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Adobe Ink and Slide review: Adobe stylus and app bundle doesn't quite justify its lofty price

This combination of a stylus, a "digital ruler" and two Creative Cloud-connected drawing apps is on the expensive side, but a commendable first effort at hardware by Adobe.

Lori Grunin Senior Editor / Advice
I've been reviewing hardware and software, devising testing methodology and handed out buying advice for what seems like forever; I'm currently absorbed by computers and gaming hardware, but previously spent many years concentrating on cameras. I've also volunteered with a cat rescue for over 15 years doing adoptions, designing marketing materials, managing volunteers and, of course, photographing cats.
Expertise Photography, PCs and laptops, gaming and gaming accessories
Lori Grunin
9 min read

Editors' note, February 24, 2015: The apps, Line and Sketch, have subsequently been renamed Illustrator Draw and Photoshop Sketch. Adobe also dropped the price to $125 via Adonit.net (roughly £81 and AU$160), reflected below.


Adobe Ink and Slide

The Good

The Ink stylus is superbly designed and is one of the best feeling styli for iPad. The Touch Slide Trace and Stamp Packs are quite useful. Creative Cloud subscribers may also find the integration with Photoshop and Illustrator useful.

The Bad

For what it offers, it's expensive, and despite working offline, you have to make sure you're logged in to Creative Cloud before you go offline.

The Bottom Line

Adobe Ink is a very nice stylus, though $200 is a heavy burden to lay on the entire package's slight shoulders, and the apps are solid if not spectacular.

Morphing from the more interestingly named Project Mighty and Napoleon, the Adobe Ink and Slide is the company's first attempt at hardware: a stylus and ruler that work with your iPad , plus a pair of apps that take advantage of their features.

Adobe refers to its Ink pressure-sensitive stylus as a "cloud pen", though in its initial incarnation at least the cloud connection seems rather underwhelming. Ink works in conjuction with Slide, which Adobe describes as a "digital ruler," and strikes me as oddly superfluous. It's almost as if the concept for Slide launched the whole development process, but after discovering it was unnecessary they felt compelled to make it a real product anyway.

It's currently available in the US and UK, among some other regions, but still not Australia. And for now, it's all iOS-only, in part because the overlap between Apple and Adobe fans is fairly large.

More on Adobe Creative Cloud 2014

The other half of the Ink and Slide package consists of two apps, Adobe Line and Adobe Sketch, both of which will be available for download -- with a Creative Cloud subscription, free or paid -- and those you'll be able to get outside the US. They're both drawing apps, though Line might be considered more of a technical sketch tool (albeit without numeric precision), whereas Sketch is a creative freehand tool intended for sharing sketches on the online portfolio site Behance.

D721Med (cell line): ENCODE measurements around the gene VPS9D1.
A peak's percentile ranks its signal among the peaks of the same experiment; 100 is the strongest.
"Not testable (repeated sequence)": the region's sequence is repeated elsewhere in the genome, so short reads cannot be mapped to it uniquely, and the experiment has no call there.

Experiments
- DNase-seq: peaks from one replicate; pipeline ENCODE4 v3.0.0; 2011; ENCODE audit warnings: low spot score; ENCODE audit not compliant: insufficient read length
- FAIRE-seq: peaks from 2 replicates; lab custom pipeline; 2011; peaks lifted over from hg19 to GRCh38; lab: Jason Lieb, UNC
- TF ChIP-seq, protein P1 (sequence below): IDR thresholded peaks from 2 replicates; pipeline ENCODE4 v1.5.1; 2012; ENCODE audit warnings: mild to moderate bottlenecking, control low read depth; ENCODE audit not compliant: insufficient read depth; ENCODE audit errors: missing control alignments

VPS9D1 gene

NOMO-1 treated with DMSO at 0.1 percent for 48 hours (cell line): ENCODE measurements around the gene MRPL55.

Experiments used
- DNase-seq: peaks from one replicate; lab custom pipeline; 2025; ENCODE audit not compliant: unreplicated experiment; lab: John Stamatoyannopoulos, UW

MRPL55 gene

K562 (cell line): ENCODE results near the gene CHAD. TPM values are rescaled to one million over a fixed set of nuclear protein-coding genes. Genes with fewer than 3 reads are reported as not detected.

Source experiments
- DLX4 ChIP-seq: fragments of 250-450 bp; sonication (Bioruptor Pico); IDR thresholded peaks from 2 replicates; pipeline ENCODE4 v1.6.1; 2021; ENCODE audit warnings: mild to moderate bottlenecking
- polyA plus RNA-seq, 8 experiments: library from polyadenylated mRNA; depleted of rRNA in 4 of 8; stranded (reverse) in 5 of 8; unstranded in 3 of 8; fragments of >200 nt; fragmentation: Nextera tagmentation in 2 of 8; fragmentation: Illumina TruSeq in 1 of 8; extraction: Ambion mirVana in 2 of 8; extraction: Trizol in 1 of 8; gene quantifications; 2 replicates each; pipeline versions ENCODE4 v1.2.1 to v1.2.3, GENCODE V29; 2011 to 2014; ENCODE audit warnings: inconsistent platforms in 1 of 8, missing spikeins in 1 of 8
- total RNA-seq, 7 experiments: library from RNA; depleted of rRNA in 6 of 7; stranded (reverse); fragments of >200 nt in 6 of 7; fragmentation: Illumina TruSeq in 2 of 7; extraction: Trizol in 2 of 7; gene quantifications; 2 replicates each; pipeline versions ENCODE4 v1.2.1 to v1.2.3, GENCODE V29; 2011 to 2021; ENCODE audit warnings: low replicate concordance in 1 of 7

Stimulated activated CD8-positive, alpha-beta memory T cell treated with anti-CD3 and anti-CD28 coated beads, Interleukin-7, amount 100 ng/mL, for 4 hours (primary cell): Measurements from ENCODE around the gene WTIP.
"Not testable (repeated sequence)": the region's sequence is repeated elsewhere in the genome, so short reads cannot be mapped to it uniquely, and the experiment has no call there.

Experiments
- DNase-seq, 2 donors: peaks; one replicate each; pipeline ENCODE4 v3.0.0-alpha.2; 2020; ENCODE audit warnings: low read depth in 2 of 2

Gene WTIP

Adobe Ink and Slide design and setup (pictures)

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Note that the hardware is really beside the point for Adobe -- the company doesn't want to be in the hardware business as much as it wants to inspire developers to hook into its software, and by extension, Creative Cloud. For better or worse, it's in the business of selling subscriptions. Ink and Slide are ultimately just proof-of-concepts to attract third-party hardware developers to create tools, along with the launch of Adobe's Creative SDK.

The hardware

Ink is an elegantly designed, pressure-sensitive stylus manufactured in conjunction with Adonit. (Ink and Slide sales go through its site.) Made of lightweight hydroformed aluminum with a triangular twisted barrel and a single button, flush with the surface, the stylus fit comfortably in my hand. Like the rest, it connects via Bluetooth 4, which limits it to iPads subsequent to the iPad 2 .

On its end sits an LED that you can program to a custom color to identify your Ink out of the potential crowd of other Inks in your vicinity. Other setup options include palm rejection and a choice from six options to tell the apps which way hold the pen. (The latter is to perform parallax correction to more accurately represent where the tip is onscreen.)

Ink's endcap (inset) charges the stylus via USB. Sarah Tew/CNET

Ink's charger/carrying case is also quite cleverly designed, and when detached from the USB cable intended to be thrown into a bag or pocket. Adobe rates Ink as taking 1 hour to charge and runs for 8 hours of continuous use.

Most iOS styli use either a disc (like the Jot Touch 4) or large round rubberized nub (like the Wacom Intuos Creative Stylus) to combine multiple sensors in order to simulate pressure sensitivity on iOS. Ink's tip has a relatively fine 2mm point that's just a little bigger than a typical Wacom desktop stylus. It makes a big difference in feel -- less friction, more natural -- and feels very much like using a Wacom Intuos stylus.